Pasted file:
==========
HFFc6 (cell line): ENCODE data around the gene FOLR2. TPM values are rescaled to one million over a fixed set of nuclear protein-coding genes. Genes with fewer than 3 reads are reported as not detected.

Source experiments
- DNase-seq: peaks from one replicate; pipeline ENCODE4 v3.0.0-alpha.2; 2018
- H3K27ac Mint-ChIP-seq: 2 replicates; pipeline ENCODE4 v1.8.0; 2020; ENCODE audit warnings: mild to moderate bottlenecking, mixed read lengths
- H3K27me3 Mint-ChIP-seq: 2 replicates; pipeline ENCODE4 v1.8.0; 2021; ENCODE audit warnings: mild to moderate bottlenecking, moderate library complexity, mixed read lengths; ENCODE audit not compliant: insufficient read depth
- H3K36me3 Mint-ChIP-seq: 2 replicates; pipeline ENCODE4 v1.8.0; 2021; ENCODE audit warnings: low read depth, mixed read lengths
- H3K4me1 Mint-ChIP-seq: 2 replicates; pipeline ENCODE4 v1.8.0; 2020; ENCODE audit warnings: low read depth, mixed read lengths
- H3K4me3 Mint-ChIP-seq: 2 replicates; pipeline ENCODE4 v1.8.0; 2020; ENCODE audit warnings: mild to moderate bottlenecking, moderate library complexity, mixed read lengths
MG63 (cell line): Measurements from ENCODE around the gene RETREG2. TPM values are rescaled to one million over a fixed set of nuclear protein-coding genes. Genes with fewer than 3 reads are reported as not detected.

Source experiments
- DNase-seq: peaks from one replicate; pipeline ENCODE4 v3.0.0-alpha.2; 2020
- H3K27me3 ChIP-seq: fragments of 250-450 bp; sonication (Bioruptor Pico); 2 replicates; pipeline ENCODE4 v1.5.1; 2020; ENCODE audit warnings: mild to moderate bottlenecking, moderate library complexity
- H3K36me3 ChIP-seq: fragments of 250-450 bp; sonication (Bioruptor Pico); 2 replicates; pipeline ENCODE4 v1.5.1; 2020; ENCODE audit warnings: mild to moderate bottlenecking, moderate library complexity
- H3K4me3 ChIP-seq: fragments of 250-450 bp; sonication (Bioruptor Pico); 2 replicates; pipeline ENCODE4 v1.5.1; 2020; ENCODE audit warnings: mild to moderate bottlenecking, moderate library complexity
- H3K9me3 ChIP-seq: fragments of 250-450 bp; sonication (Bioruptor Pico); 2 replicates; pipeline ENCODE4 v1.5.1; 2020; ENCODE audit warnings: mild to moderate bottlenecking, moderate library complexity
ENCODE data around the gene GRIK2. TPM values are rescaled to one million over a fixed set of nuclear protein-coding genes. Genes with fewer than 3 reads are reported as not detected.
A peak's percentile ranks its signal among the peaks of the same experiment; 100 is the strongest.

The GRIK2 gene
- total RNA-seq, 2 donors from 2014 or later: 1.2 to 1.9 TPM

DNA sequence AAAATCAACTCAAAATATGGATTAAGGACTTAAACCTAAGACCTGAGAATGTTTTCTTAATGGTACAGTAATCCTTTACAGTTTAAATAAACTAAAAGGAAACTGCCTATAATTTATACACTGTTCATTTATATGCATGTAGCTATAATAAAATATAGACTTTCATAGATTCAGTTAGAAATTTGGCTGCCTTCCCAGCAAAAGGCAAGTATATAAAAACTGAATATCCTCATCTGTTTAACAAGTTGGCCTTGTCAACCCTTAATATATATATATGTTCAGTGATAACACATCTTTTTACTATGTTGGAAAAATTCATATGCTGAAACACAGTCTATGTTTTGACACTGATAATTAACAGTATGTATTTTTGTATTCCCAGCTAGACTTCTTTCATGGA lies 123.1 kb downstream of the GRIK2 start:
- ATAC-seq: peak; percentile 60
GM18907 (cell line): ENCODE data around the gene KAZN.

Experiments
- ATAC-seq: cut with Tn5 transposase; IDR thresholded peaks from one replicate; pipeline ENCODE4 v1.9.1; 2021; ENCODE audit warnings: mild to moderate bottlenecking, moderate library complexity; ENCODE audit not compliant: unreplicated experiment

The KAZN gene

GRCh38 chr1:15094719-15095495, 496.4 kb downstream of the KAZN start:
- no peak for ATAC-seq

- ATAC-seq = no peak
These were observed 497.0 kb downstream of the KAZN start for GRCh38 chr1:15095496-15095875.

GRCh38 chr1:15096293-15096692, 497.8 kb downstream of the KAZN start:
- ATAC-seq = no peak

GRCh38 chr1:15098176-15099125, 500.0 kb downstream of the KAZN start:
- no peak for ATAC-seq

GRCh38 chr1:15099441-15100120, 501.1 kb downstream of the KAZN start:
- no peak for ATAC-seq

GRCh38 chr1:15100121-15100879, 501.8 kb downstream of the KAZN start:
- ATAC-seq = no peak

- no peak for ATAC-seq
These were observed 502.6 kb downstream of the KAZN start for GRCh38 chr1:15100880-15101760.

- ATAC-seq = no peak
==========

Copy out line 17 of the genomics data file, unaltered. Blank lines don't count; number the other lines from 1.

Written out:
A peak's percentile ranks its signal among the peaks of the same experiment; 100 is the strongest.